Friday, February 22, 2008

Technology to support learning

Audio Loop signI went along to the Australian National Unviersity briefing for lecturers and tutors on "TEACHING AT ANU IN 2008". Technology is used in lecture theaters, online accessible from home, from campus wireless and from workstations in libraries and other locations. This is particularly relevant to the ANU Graduate Studies Select Program which lets students mix and match subjects from different disciplines.

A lecture theater might just look like a room with seats and a white board, but they are packed with technology. Much of the technology in lecture theatres is almost invisible and so needs to be explained to the staff and students. Some seats have "Audio Loops", for those with suitably equipped hearing aids. There are fixed and wireless microphones, both to help people in the room hear and for the Digital Lecture Delivery (DLD) system (which can record the lecture and make it available within seconds on the web site and as a podcast). There is WiFi in some areas.

The lecturer's podium has a touch screen to control lights, screens, audio and video. There are one or more computers built into the bench, Ethernet and video sockets for laptops. Some standard software is provided.

There are also computers in some labs and libraries. Students have quotas for printing and data access. Those doing computer intensive courses may get an extra quota.

Staff receive official information and so they are required to be on some mailing lists. Spam filters block 96% of messages sent to the ANU. Anti-virus software is provided for staff computers. However, phishing is still a problem and staff are warned to be wary about clicking on links in messages.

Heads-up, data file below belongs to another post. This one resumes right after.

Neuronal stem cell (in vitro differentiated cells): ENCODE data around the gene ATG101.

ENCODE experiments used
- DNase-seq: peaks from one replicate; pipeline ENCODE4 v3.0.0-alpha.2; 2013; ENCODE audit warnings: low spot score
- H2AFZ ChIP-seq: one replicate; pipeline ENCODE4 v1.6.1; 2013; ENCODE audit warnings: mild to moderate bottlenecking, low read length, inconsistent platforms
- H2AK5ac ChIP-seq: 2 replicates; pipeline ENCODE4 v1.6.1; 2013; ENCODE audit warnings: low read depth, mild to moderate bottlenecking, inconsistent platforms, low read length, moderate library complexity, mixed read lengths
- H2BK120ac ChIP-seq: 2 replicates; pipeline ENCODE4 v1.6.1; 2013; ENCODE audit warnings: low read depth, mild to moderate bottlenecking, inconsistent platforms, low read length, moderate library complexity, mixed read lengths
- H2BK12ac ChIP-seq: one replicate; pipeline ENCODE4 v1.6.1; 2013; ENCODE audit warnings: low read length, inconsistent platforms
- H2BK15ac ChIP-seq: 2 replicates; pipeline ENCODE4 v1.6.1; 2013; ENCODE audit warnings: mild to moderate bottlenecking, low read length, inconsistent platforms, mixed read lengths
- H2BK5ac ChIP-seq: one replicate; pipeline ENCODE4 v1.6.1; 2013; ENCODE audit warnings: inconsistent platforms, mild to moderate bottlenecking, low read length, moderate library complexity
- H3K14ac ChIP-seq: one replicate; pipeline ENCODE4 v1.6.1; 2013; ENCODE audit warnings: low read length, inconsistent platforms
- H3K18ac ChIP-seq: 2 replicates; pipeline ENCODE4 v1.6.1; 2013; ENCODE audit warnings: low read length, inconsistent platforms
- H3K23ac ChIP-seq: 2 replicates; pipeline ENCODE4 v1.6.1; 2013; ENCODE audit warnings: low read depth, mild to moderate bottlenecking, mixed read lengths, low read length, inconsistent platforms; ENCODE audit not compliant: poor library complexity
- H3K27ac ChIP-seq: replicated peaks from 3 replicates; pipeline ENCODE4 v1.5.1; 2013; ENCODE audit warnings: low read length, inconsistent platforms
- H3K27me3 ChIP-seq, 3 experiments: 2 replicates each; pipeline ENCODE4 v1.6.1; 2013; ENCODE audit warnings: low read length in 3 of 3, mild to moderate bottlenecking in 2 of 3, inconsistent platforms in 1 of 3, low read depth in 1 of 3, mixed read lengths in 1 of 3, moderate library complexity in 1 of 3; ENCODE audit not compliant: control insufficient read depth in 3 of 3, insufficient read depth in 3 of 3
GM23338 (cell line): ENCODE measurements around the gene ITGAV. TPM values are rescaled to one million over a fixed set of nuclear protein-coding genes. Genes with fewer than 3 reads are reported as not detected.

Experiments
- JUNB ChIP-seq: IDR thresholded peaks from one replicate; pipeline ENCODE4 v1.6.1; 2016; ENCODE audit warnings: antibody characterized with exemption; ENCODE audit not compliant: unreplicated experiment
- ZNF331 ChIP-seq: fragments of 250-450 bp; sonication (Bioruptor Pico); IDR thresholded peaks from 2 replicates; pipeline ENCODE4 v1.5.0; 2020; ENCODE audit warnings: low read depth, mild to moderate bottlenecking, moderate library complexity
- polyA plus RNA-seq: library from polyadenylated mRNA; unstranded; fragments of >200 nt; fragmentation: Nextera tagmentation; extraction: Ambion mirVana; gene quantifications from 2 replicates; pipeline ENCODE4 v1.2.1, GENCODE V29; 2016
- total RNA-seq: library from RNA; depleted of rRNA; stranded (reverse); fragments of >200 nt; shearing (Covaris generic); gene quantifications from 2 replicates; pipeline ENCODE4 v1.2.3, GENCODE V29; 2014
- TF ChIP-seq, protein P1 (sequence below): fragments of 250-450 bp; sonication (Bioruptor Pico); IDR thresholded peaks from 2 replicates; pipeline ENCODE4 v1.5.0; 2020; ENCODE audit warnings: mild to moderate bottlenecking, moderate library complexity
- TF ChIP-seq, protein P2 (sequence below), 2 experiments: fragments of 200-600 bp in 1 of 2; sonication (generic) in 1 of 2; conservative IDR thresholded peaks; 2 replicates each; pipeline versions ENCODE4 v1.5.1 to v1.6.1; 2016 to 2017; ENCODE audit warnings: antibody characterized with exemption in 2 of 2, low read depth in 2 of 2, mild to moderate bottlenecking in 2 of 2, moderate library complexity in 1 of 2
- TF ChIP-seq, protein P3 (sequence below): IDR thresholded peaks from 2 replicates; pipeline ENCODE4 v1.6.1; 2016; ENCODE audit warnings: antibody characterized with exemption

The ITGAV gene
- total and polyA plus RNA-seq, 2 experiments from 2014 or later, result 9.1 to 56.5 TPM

Web CT is currently used to deliver course materials online. This will be phased out in 2009. The DLD records audio and recording of images is being considered for 2008.

The Alliance collaborative environment is available for course use. This is an implementation of the Sakai learning management system.

Some of the technology is specifically provided for those with a disability, such as the audio loops, others such as digital lecture recording help.

The ANU uses MyDropBox plagiarism detection software. Students can check their work themselves before submitting it.

One online high technology service that many people overlook is the library. Unfortunately staff have to go to the ANU Library in person to register, even though they already have a staff card. Staff (and students) can log in off campus to access materials which are not publicly available. Copies of academic papers and book chapters are delivered electronically to remote staff. (with strict controls for copyright reasons).

ANU has a Flexible Learning Project to help staff with designing e-learning content.

The ANU also has an Emergency SMS System to send short text messages to registered staff and student mobile phones about urgent matters. Of course, technically speaking, this is not a cell broadcast system and so it might take many minutes for a message to be sent to everyone.

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